Haven't seen it above, so: George V. Higgins' The Friends of Eddie Coyle.
posted by 5Q7 at 7:56 PM on January 15, 2011 [1 favorite]

I'm surprised no one's mentioned the books of P.D. James. A bit more modern but surely classics.
posted by vicambulist at 12:10 AM on January 16, 2011

These have all been said above, but if I were doing a series of crime classics, I would do:

Crime And Punishment by Dostoevsky
The Maltese Falcon by Dashiell Hammett (ESSENTIAL - this MUST be on your list)
In Cold Blood by Truman Capote
I'd choose a Raymond Chandler and an Agatha Christie
something Sherlock Holmes
The Talented Mr. Ripley by Patricia Highsmith
Arsene Lupin, Gentleman Thief by Maurice Leblanc
I'd also look for some inspiration from The Penguin Book of Gaslight Crime: Con Artists, Burglars, Rogues, and Scoundrels from the Time of Sherlock Holmes as well as considering reading the authors of some of my favorite film noirs.
posted by Mael Oui at 1:16 AM on January 16, 2011 [1 favorite]

Seconding nicwolff: The Maltese Falcon is good, but Red Harvest is Hammett's best, hands down, and if you're only reading one, it should be the latter.
posted by saladin at 5:34 AM on January 16, 2011

In addition to the above: A kiss before dying by Ira Levin and The mask of Dimitrios by Eric Ambler. Other authors to consider: Edgar Wallace, Dick Francis, Elizabeth George, Colin Dexter.
posted by rjs at 6:19 AM on January 16, 2011

G.K. Chesterton's Father Brown series was mentioned earlier, but I'd like to add The man who was Thursday to the list.
posted by rjs at 6:27 AM on January 16, 2011 [1 favorite]

If you want a modern choice that is an interesting counterpoint to some of the more traditional hard-boiled stuff, consider adding Walter Mosely to your list. His Easy Rawlins books are set in the same time period as Raymond Chandler's, but feature an African-American detective and World War II vet living in LA.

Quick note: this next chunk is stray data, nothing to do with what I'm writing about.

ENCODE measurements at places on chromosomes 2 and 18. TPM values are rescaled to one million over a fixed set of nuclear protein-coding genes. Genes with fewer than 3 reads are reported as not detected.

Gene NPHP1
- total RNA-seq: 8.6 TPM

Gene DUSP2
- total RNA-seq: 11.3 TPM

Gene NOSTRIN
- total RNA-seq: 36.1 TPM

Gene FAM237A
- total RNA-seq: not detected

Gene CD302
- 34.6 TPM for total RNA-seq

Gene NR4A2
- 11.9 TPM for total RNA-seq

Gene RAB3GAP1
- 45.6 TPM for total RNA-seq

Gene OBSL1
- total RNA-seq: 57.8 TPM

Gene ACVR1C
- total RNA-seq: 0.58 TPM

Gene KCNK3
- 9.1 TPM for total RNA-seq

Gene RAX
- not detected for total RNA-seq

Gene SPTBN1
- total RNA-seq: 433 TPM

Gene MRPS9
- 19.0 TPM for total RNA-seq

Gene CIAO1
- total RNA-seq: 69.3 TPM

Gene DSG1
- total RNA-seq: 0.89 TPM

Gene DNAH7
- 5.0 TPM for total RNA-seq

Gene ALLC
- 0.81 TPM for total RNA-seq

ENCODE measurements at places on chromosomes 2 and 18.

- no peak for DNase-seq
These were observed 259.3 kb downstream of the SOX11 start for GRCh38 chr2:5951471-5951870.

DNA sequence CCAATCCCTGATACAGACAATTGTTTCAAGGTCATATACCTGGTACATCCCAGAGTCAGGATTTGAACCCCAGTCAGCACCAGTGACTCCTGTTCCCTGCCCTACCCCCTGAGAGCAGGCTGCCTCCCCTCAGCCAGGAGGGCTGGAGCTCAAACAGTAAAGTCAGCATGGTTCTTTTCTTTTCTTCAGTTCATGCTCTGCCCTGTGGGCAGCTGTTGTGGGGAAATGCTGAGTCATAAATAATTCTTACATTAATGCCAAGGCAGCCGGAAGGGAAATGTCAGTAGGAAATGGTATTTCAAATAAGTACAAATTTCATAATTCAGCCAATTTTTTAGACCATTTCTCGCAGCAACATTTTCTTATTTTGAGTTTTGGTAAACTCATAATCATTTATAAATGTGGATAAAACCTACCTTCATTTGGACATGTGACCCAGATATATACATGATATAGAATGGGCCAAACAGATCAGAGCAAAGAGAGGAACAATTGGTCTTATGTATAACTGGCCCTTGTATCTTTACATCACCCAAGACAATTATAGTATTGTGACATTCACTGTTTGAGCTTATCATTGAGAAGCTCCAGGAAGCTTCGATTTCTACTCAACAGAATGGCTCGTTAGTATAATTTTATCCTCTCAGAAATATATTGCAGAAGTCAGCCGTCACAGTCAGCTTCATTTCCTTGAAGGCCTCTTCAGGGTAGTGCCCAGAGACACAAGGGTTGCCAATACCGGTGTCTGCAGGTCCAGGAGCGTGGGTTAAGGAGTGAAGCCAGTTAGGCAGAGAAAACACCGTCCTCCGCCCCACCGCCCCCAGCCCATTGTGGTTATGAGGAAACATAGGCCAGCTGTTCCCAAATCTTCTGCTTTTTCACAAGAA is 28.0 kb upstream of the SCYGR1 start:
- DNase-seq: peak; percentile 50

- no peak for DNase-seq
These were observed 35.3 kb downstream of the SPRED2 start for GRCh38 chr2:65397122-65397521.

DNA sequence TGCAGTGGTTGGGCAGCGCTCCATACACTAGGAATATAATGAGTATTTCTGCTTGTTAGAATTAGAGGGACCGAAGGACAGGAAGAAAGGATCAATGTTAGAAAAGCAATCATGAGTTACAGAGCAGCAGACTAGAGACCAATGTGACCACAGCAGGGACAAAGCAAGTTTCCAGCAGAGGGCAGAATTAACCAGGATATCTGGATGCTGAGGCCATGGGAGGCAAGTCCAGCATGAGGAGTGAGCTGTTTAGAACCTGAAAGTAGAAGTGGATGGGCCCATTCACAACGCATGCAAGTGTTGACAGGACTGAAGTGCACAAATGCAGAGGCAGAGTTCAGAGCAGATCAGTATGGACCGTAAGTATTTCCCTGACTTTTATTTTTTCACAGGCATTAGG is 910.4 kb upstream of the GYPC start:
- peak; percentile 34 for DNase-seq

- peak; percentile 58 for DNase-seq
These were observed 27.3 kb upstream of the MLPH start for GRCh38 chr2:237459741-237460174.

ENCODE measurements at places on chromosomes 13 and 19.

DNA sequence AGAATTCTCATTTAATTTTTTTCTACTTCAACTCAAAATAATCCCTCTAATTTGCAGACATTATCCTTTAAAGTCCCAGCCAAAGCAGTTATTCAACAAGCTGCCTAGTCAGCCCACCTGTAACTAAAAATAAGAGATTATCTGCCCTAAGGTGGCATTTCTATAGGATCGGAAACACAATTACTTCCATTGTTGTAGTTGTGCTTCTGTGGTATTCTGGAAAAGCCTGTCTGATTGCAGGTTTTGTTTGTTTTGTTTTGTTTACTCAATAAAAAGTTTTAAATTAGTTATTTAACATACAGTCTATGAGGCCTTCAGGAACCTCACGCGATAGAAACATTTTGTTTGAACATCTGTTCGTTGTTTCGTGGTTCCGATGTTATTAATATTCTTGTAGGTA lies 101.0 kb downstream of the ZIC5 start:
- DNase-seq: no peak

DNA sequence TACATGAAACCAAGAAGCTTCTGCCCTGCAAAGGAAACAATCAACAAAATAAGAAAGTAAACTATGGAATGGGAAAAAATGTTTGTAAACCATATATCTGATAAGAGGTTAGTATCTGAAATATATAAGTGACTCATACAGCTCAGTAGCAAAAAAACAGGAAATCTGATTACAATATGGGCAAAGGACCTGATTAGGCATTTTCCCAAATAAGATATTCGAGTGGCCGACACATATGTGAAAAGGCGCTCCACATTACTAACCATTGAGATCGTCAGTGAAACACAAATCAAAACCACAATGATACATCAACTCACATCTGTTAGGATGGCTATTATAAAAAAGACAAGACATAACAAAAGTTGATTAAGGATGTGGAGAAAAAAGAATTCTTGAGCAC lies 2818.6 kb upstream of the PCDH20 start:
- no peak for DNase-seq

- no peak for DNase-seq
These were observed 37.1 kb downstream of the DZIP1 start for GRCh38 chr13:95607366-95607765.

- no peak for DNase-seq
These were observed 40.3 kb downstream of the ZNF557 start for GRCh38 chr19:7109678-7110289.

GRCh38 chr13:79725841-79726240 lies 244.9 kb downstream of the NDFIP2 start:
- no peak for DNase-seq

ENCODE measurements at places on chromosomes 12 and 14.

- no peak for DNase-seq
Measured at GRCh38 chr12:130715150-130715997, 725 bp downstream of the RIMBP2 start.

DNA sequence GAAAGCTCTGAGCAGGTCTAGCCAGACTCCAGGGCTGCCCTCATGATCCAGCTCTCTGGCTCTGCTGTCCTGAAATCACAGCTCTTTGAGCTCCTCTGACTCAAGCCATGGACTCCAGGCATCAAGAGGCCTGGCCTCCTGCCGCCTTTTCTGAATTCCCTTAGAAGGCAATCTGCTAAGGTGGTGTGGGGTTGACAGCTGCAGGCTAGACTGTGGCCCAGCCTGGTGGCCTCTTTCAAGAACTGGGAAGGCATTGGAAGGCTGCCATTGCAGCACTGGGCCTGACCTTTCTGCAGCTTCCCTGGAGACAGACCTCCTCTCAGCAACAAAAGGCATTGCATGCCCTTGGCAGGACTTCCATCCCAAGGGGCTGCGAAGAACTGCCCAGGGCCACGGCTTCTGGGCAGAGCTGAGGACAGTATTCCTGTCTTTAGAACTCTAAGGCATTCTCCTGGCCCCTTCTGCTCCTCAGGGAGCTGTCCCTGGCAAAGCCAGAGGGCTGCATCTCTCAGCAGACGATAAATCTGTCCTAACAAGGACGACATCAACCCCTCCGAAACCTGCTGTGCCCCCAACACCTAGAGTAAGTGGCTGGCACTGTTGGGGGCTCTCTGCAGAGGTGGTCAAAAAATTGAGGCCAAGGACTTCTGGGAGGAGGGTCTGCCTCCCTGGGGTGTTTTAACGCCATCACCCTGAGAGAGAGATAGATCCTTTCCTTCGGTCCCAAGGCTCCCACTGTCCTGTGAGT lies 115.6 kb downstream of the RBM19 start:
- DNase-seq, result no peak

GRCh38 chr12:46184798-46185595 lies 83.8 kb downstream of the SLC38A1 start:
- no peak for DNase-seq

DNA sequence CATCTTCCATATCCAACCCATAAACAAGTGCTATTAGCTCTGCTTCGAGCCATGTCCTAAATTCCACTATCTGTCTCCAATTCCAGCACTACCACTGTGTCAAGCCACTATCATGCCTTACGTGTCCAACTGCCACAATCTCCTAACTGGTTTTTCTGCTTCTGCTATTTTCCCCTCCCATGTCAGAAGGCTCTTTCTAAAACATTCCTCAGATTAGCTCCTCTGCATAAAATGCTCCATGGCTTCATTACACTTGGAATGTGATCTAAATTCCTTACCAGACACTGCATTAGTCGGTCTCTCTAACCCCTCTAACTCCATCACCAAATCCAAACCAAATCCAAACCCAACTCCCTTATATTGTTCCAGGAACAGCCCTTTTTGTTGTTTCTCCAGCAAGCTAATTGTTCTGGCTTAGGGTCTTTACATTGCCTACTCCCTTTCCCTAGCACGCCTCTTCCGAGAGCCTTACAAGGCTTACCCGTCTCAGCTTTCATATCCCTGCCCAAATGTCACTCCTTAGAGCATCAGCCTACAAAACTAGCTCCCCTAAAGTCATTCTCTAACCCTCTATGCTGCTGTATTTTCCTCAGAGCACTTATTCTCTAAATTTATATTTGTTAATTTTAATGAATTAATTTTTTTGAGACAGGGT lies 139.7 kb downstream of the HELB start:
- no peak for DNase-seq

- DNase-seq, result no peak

posted by missjenny at 6:32 AM on January 16, 2011 [1 favorite]

Theodor Dreiser, An American Tragedy
Joseph Conrad, The Secret Agent
posted by Paris Elk at 6:41 AM on January 16, 2011

Oedipus the King is a really wonderful mystery.

Ruth Rendell is interesting. She's one of my favorite contemporary novelists, but her best books aren't really mysteries in the traditional sense. For a classic mystery, I'd suggest her very first, From Doon with Death. But even in the early books, she is somewhat perfunctory about the whodunit aspect. You'll be expected to discount a possible suspect more or less because the detective says so, stuff like that. Although she does not backload information like some of the earlier classic writers.

Definitely seconding Highsmith.
posted by BibiRose at 7:44 AM on January 16, 2011

How about The Name of the Rose for something different?
posted by dzot at 9:19 AM on January 16, 2011

Norbert Davis' books featuring Doan and Carstairs.

(Wittgenstein's favorites! (not me the Mefite -- the real Wittgenstein!))

The 2nd, 3rd, and 4th book at that link are the books I'm talking about.